An outstanding credit score makes borrowing money simpler and often less expensive, but improving it takes time.
Paying on time, keeping balances low, and diversifying credit accounts are among the best strategies for debt reduction. Avoiding late payments, debt collections and any other negative items is also recommended.
Pay Your Bills on Time
Making payments on time is of utmost importance in maintaining positive credit. Even late payments by just one day can have a devastating effect on your score; once caught up and making regular on-time payments again, your scores should gradually improve.
If you’re having difficulty making utility payments on time, take a look at Experian Boost(tm). This free service connects your bank accounts so it can identify and report on-time utility, phone, and streaming service payments to your Experian credit file in real-time.
Considered in terms of timing, it may take anywhere between 30-45 days for improvements to your credit scores to appear across Equifax, Experian and TransUnion consumer reporting agencies. Rapid rescoring may help speed this process if applying for loans or making financial commitments.
Don’t Open Too Many New Credit Accounts
One of the main factors in credit scores is your payment history. Making payments on time will go a long way toward building your score and improving it.
Length and average age of your accounts also play an important role. Lenders want to see that you’ve demonstrated responsibility when handling both installment loans (car loans or personal loans) as well as revolving accounts such as credit cards.
Opening too many new credit accounts at once can hurt your scores. Scoring models take recent activity into account when assigning scores; applying for new accounts frequently generates hard inquiries that count against your scores; however, personal requests or prescreened credit offers don’t count against your score so only apply for accounts you truly require.
Keep Your Credit Utilization Ratio Low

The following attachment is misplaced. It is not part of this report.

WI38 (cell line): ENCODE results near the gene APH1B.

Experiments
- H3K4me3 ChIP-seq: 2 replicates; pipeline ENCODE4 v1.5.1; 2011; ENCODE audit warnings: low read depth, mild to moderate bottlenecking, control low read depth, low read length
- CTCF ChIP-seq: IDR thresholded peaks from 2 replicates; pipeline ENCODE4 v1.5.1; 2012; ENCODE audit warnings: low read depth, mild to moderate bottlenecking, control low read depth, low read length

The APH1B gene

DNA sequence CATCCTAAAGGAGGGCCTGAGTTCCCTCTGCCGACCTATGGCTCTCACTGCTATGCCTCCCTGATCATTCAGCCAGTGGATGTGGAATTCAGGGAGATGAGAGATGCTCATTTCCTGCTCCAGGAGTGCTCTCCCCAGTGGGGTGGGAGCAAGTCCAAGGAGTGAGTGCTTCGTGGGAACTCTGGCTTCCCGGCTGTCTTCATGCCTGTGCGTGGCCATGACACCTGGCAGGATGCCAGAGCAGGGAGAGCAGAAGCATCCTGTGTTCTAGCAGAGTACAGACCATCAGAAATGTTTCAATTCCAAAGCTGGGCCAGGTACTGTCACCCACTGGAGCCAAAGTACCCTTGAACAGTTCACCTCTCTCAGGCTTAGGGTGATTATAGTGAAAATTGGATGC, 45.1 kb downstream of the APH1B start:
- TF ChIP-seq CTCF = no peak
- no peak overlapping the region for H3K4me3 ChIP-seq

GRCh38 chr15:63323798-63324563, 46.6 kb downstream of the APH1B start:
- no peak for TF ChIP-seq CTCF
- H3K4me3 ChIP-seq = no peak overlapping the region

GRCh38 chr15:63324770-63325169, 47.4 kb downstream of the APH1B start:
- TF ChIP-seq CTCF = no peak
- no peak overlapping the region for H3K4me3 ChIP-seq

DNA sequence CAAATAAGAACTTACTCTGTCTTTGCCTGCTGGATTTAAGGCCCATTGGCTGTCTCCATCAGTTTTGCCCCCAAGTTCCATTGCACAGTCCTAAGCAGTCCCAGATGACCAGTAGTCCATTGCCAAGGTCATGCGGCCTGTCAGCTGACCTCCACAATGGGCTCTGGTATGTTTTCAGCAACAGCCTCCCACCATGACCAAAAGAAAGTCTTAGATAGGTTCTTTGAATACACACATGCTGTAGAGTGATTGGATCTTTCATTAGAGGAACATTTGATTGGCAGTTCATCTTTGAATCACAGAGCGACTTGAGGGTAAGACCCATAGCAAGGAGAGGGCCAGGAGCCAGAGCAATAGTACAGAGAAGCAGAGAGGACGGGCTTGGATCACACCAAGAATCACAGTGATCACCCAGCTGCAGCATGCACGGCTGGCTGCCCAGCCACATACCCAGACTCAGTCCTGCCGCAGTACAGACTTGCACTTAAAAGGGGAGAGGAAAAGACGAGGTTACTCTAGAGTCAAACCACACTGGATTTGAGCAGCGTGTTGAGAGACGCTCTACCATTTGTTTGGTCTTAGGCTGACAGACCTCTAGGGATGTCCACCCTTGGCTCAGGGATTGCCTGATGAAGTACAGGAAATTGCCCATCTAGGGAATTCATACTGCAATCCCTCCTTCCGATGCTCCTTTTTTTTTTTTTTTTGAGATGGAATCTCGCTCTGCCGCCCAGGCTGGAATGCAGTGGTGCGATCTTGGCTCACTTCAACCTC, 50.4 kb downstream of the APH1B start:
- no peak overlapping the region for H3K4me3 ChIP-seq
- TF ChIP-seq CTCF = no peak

Lenders typically prefer utilization rates under 30% as an indicator of your creditworthiness.
To boost your ratio, either pay down and maintain low balances, or contact your card issuer and request an increase. Doing this may result in a hard inquiry on your credit report that can temporarily lower your score.
Credit utilization is one of the primary elements that impact your credit score, second only to payment history. Therefore, reducing it should be one of your top priorities; however, since lenders only report your ratio at the end of each billing cycle it can take some time before seeing improvements in it.
Keep Your Debt to Credit Ratio Low
Keep credit card balances low to help boost your score; credit utilization accounts for 30% of it and an accumulation of debt can negatively affect it.
As closing old cards can reduce your average account age – which makes up 15% of your credit score – opening new ones may add extra points to your score if it makes financial sense for you.
An outstanding credit score can save money on loans and insurance premiums, secure an apartment rental contract more easily and open up more options for mortgages, auto loans and credit cards with competitive terms. Repairing your credit can take time and patience.
Monitor Your Credit Report
One of the key steps towards improving your credit score is regularly monitoring your credit report. A credit report contains details of your payment history, amount owed and various types of accounts (credit cards and loans) plus public records such as liens or judgments that could impact it.
Thirty-five percent of your credit score depends on your payment history, so ensuring all payments are made on time should be your top priority. Other ways to improve your score include keeping credit utilization ratio below 30% and disputing any errors on your report. Typically, negative marks like late payments, collections, foreclosures and Chapter 7 bankruptcies will fade over time as long as consistent good payment patterns continue. But be patient as these problems could take some time.